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Next month, the U.K.-based artist Philip Colbert launches a new collection of NFTs titled “Lobstars.” Imagined in Colbert’s colorful graphic pop-art style, the series of 7777 unique NFT lobster portraits (available through their own website) encompasses with each purchase ownership of a collectible crustacean and citizenship to Colbert’s metaverse destination, Lobsteropolis City. Accompanied by their own Lobster ID, the NFTs have been imagined n varying rarities (Every Day, Star, Superstar, Legendary, and Masterpiece), which are revealed to the owner after their purchase.
For the past two years, Colbert has been working in collaboration with scientists from the University College London, The National Lobster Hatchery in Cornwall, and Whitby’s The Whitby Hatchery. Each Lobstar owner will sponsor of a real-life lobster being released into the wild, in time with the U.K.’s new additions to its Animal Welfare (Sentience) Bill.
Measuring up as Decentraland’s largest art world to date, Lobsteropolis City first opened last June with a virtual exhibition and auction hosted by Simon de Pury, which featured a live DJ set by DEVO and a physical celebration at London’s Serpentine Gallery. Curious about the origins and evolution of the NFTs and the newly-imagined metaverse city, Whitewall spoke with the artist to learn more.
WHITEWALL: What was the starting point for the “Lobstars" collection?
PHILIP COLBERT: I was inspired by the idea of a community art project, it seemed to be a defining democratic art movement of our time. And it seemed logical for me to create a series of Lobster Portraits. I am obsessed with portraiture in art history, and the series felt like it could be a journey through everything possible with portraiture, a rollercoaster through my own artistic narrative, past/present/future. The Lobstars series also symbolized the birth of the Lobstar citizens to inhabit my metaverse Lobsteropolis in Decentraland.
WW: How did you arrive at the number of 7777 unique NFT portraits?
PC: 7 was my lucky number, and I wanted it to be enough to make it super inclusive and allow the series to really develop in depth.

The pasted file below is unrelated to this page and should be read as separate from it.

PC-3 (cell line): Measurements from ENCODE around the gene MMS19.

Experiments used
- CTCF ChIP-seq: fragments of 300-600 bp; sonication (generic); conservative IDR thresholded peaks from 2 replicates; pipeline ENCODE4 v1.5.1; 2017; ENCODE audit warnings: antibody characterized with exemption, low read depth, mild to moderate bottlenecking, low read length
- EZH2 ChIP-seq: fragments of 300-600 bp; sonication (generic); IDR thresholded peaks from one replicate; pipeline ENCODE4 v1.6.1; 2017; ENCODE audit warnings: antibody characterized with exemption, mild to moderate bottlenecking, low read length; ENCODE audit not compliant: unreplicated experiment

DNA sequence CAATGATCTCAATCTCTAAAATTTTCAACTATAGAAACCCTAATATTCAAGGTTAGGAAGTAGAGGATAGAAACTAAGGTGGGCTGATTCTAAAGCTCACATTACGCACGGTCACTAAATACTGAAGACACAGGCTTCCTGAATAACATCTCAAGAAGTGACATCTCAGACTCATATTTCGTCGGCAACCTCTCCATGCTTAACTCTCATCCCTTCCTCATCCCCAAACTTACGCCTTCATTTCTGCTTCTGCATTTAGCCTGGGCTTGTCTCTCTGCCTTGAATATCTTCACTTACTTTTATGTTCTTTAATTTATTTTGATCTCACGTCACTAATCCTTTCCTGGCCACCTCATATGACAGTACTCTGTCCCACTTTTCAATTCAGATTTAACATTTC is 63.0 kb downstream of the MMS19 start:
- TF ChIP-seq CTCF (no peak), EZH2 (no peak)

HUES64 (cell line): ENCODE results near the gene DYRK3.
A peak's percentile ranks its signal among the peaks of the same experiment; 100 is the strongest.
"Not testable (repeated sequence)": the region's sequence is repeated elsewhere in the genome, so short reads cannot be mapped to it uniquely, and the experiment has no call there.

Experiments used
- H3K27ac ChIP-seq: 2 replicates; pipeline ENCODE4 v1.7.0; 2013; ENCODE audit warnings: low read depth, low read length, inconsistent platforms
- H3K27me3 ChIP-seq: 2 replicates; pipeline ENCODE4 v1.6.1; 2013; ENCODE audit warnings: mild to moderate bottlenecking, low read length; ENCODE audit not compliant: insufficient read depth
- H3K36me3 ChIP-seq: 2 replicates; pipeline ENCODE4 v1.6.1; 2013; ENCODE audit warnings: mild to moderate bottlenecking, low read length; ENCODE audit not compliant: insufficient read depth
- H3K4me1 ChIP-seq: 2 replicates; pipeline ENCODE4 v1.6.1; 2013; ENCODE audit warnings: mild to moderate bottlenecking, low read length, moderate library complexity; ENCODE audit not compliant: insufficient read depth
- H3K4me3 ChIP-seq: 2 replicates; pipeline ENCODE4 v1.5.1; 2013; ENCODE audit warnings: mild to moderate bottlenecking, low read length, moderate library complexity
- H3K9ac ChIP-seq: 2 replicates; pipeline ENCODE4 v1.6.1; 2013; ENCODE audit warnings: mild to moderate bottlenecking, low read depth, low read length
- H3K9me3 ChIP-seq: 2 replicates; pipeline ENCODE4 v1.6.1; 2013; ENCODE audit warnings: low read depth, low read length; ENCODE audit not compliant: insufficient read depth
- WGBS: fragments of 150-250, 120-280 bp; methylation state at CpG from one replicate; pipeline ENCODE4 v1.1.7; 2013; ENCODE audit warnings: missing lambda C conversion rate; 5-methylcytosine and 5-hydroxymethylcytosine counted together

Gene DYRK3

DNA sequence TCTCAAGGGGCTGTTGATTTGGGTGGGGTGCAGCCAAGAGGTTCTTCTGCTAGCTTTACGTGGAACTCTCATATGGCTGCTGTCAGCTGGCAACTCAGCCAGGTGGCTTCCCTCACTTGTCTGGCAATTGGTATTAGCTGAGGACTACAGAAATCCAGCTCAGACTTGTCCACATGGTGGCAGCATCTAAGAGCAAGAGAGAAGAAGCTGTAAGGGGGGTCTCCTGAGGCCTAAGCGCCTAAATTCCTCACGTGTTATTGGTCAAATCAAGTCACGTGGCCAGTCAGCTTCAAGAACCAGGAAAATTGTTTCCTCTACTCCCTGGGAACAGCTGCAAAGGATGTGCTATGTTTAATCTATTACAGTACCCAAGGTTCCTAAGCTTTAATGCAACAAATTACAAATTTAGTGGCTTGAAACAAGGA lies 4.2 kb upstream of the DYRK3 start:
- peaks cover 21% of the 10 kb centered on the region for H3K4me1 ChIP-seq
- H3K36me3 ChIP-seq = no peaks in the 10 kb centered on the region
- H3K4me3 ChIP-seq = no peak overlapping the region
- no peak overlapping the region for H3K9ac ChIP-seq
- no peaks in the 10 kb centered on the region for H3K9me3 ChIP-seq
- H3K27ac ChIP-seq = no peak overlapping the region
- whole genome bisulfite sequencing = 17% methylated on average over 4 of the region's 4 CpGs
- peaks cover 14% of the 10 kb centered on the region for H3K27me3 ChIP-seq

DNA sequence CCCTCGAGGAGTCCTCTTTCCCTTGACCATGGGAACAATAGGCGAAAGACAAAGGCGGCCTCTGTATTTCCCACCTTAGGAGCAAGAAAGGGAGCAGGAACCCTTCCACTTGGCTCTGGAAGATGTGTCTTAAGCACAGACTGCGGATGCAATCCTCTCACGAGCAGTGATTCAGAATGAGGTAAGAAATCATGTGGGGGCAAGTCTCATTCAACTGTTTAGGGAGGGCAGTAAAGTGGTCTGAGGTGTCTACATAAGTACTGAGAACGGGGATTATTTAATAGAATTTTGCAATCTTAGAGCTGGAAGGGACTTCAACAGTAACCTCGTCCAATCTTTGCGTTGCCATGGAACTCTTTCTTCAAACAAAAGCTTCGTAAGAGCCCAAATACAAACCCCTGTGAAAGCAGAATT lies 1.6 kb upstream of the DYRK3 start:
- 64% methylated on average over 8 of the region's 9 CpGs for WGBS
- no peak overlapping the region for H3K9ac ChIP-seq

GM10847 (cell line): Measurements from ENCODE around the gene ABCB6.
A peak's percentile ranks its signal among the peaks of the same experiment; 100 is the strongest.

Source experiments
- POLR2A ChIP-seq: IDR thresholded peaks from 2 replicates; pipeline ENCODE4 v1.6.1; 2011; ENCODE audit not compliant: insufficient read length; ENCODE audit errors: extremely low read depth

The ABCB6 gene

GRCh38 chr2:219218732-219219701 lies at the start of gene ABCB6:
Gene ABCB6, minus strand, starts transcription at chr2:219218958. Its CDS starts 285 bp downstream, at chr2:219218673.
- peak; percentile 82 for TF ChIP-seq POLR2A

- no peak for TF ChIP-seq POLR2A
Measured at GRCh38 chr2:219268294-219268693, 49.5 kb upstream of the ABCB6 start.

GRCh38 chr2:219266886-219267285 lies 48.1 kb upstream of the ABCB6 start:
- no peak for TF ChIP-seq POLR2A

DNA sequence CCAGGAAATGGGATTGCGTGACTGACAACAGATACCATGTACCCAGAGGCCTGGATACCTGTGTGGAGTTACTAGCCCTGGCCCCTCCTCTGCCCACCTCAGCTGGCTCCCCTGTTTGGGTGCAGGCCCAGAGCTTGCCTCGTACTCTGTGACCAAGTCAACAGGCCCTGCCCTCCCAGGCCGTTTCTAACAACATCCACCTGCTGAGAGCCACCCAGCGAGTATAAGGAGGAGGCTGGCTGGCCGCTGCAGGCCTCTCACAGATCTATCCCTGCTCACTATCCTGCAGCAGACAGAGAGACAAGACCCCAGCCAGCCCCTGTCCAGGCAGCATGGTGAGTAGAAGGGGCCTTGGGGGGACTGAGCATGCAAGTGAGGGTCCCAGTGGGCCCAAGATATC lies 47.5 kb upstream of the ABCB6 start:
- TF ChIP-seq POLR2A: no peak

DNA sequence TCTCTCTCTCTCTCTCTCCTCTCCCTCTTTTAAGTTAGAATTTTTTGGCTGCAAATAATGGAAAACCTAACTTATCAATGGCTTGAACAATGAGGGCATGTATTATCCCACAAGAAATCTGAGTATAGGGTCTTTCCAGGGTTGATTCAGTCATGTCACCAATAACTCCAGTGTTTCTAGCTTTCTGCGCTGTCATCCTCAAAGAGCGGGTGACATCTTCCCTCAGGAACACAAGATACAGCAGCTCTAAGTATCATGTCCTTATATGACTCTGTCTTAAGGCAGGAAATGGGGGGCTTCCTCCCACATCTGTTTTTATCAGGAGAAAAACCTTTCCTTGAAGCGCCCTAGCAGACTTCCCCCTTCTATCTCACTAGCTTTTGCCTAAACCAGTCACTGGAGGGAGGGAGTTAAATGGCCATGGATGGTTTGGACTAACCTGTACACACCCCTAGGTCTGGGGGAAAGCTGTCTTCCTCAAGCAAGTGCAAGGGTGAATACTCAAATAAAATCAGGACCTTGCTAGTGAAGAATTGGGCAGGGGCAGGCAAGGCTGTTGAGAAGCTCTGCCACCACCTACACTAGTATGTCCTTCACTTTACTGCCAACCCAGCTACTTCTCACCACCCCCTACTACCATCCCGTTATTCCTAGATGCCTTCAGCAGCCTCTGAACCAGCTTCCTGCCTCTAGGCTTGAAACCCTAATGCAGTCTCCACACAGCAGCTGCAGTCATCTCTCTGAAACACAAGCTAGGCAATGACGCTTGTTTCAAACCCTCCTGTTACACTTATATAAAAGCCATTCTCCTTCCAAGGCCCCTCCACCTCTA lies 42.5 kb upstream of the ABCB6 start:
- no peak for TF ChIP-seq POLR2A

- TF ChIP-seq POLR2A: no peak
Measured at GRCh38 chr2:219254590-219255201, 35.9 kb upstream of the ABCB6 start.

WW: How are these works created, from idea, to sketch, to portrait?
PC: The original ideas always start in sketch form so I can test out if they work, then are developed and 3D modeled. As they were portraits, the first key challenge was developing the main pose for the series, I wanted to have this unusual bold and expressive emotive pose, the way the lobsters’ claws and head are positioned, etc, as a sort of subtle reference to Picasso and Velasquez style portraits of the thinking engaged sitter.
WW: The portraits also offer a chance to become a citizen of Lobsteropolis. Can you tell us about this surreal city in the metaverse?
PC: Lobsteropolis is my art city, the home of my creative lobster persona. It’s the biggest artist project on Decentraland. I’m proud of it, as am [I] always a little blown away by how crazy it is when I do avatar meetings there. The scale of it was ambitious as to create your own city requires a lot of work on details. But as time passed I became aware that the next key for the space was really to have its own community, to really bring it alive, hence the Lobstars project really became especially relevant.
WW: What kind of community are you creating there?
PC: A community with a strong Lobstar philosophy to life. Being a Lobstar is a state of mind, an attitude. People that value the transformational power of positive creative energy and how they can integrate that into everyday life, Lobstars dare to be bold, humorous and colorful in life. Lobstars are also essentially surrealists.
WW: What potential do you see in the metaverse for community building?
PC: The potential is huge, creating new communities of like-minded people beyond borders. As Lobsteropolis is already up and running I experience the total surrealism of having this world of global interactions with such progressive creative elements and opportunity for personal expression, I can see how quickly things will keep developing in the space.
WW: What has it opened up in your artistic practice?
PC: [I] think the democratic reach to push my art beyond the traditional art spheres is very interesting, also the truly global reach. I also find these disruptive systems of making unique works in a large series can also allow the prices to be extremely accessible, and I love that spirit.
WW: How did you first arrive at the image of the lobster?
PC: I now say the Lobster chose me, as that seems to make more sense why I am so deeply connected; it’s beyond reason. I’ve been saying Lobsters have telepathic powers, they also converted Dali, and the Dutch still-life painters in the 18th Century.
WW: You’ve recently been working with scientists at the University College London, exploring the intelligence of lobsters. Can you tell us about that experience?
PC: I am working on creating the Uber Lobster, a robot lobster programmed to be a super functioning Lobster, inspired by my teenage obsession with Frederick Nietzsche. It seems logical I should take my creative Lobster practice back into the science of real-world lobsters and listen to the species.
After some research I realized that my Lobstar community could become the world’s leading supporters of Lobster intelligence development. So our first challenge was set to really clarify a study of lobster language like never done before, also their brain patterning, etc.
WW: This project also partners with The National Lobster Hatchery in Cornwall and the Whitby Lobster Hatcher in Whitby. Why was that was important for you, as well?
PC: Again the idea of taking the creative attention back to the species, and as a community making positive action to help the species felt very logical. Over time I think the Lobstars community can have a really powerful impact on helping real-world lobsters.